From a lifelong vegetarian

I’ve never eaten meat in my life. But you’d be surprised at how many people have responded to that by asking if I eat chicken. I don’t eat fish either, but it’s more understandable that people ask that since so many vegetarians do eat fish.

The next most frequent thing I get asked is if I’m sure that I haven’t eaten meat. “Have you ever eaten pasta that was cooked in a pot that cooked meat several weeks before? Do you inspect all the food you eat to make sure it doesn’t have any signs of meat at all? Have you kissed a girl after she’s eaten meat?”

I’m sure that I’ve indirectly eaten meat at some point in my life. In fact, it probably doesn’t have to be as removed as some of the suggested scenarios. I’ve certainly eaten veggie burgers that have been cooked alongside actual burgers. It wouldn’t be unheard of for some particle of meat to have ended up in my veggie burger. Accidents happen. Whatever.

The point has never been about some sort of physical purity. In fact, that’s what people ask next. Why do I do it? Well, I’ll tell you the reasons that do not make me do it.

It’s not for diet. It’s not for politics. It’s not for religion. It’s not for pretentious ethics.

In fact, I’d like to take a second to address pretentious ethics. Nothing turns me away from the idea of vegetarianism more than pretentious vegetarians. One will always ask how long you’ve been a vegetarian and why you do it. But before you’re done answering, she’s already cut you off to tell you why she’s better than you.

I’ve been told on many occasions that it’s easier for me to be a vegetarian since birth than it is for some college student on their 3-month “exploration” of vegetarianism because I never had to be tempted by meat at all. I respect that opinion because it’s probably true. I don’t feel any desire to try meat.

But then I consider that everyone who has told me that has only done so to leverage how much better than me, and everyone else, they think they are. For such a person, his agenda is extrinsically driven. He wants recognition, probably moral or political, and he wants it now.

Doing something moral for recognition is already logically fallible, so not much to say there. Doing something political for recognition makes sense, I guess. But I’ll still dislike you for it.

As to why I do it, it’s honestly because I was raised that way and it’s what I’m used to. I don’t think it’s a better way to live than anything else, though I don’t think it’s lesser either. I just think it is a way to live.




4 thoughts on “From a lifelong vegetarian

  1. Very well put! I have always felt that there is a weird sort of double standard surrounding what we choose to consume. I don’t often (if ever) hear people ask anyone why they have chosen to be a meat eater. On the other hand I have heard, quite unsolicited, many self-proclaimed carnivores gleefully expound on why they love to eat meat. Often the answer is “I just love it.” Which is fine. Yet I am queried on a tiresomely regular basis as to why I have chosen and continue to chose to be a vegetarian. There always seems to be some sort of weighted expectation, a demanding or a reckoning. Simply saying that “I just love it” doesn’t fly. I have been told that it isn’t normal, asked “how do I stay healthy”. I have stopped pointing out (or mostly stopped) that the majority of humans on the planet either don’t eat meat or eat nearly none. Such a thought is hard to hold when you are surrounded by such an affluent and meat focused culture. I often get the feeling that my choice not to eat meat (of any sort) is some sort of affront to some of those who do. My other favorite are those who are afraid I might take offense if they take a bite of chicken or grab a hot dog. ?? I suppose if they were planning on sodomizing me with said bit of food I might get upset, but beyond that, seriously, why should I give a … Again, great post – very well put.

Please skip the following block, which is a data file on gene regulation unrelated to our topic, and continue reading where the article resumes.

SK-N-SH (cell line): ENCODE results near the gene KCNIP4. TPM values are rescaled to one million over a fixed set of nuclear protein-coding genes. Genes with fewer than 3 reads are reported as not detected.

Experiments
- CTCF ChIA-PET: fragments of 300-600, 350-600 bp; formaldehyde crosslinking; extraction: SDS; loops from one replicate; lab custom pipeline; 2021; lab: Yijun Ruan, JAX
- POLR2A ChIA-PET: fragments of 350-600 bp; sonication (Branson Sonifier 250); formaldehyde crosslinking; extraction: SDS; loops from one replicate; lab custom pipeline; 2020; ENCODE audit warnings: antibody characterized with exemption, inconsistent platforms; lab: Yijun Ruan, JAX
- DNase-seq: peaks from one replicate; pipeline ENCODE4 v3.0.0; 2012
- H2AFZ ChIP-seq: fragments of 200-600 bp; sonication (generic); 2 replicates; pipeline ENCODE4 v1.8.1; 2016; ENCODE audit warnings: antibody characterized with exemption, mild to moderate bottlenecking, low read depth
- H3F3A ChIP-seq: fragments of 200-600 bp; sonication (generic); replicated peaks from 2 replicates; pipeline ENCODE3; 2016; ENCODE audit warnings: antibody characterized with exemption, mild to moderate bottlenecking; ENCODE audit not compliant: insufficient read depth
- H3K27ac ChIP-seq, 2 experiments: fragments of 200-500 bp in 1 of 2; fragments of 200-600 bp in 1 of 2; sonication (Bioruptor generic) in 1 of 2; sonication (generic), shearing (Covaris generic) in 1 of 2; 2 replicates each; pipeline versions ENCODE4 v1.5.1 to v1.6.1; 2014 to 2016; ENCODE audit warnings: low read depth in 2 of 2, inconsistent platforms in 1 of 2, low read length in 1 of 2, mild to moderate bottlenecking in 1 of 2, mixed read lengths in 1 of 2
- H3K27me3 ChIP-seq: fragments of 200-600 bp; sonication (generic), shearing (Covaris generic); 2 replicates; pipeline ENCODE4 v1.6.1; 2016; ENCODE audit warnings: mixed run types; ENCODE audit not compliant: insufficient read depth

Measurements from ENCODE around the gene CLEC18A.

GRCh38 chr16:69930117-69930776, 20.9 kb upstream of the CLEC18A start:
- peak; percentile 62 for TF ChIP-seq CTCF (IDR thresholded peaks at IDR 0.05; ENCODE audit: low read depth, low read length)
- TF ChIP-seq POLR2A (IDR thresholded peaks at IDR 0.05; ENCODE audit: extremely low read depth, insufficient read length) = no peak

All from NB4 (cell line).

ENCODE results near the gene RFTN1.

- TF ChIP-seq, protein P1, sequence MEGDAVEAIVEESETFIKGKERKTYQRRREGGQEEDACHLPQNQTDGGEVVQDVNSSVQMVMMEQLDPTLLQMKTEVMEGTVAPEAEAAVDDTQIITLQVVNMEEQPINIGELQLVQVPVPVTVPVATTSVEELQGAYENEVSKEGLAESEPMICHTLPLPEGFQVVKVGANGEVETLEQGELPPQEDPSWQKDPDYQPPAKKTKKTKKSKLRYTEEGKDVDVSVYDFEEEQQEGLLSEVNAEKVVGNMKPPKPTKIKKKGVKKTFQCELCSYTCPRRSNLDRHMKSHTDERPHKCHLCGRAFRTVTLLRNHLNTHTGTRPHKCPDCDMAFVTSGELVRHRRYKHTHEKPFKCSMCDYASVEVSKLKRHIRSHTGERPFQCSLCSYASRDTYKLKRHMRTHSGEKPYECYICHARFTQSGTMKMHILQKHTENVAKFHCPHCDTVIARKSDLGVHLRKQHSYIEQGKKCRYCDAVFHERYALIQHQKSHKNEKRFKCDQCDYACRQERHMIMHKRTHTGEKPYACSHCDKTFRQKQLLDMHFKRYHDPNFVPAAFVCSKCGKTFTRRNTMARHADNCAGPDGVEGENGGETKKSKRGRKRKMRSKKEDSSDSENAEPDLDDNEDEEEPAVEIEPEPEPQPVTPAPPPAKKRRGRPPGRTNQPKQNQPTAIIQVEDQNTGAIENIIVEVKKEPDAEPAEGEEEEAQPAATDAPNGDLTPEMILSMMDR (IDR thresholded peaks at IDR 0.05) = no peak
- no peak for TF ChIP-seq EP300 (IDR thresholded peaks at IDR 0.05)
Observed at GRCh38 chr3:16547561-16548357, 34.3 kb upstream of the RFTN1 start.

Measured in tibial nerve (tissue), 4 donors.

• Thanks Peter, I always appreciate your feedback. Many of the self-proclaimed carnivores I’ve spoken to have certainly felt affronted by vegetarianism. It’d be nice if people could realize it’s not about one lifestyle being better than the other. It’s about us having two lifestyles that can co-exist.


  2. Only been vegetarian for less than a year but I get asked why I’m vegetarian every time I’m out to eat with someone. I don’t have a real reason it just happened. And my friends ask if its ok to eat meat in front of me. Yes I don’t care if you eat meat. It’s a personal decision.

    Great post. 🙂


What do you think?

Fill in your details below or click an icon to log in: Logo

You are commenting using your account. Log Out /  Change )

Facebook photo

You are commenting using your Facebook account. Log Out /  Change )

Connecting to %s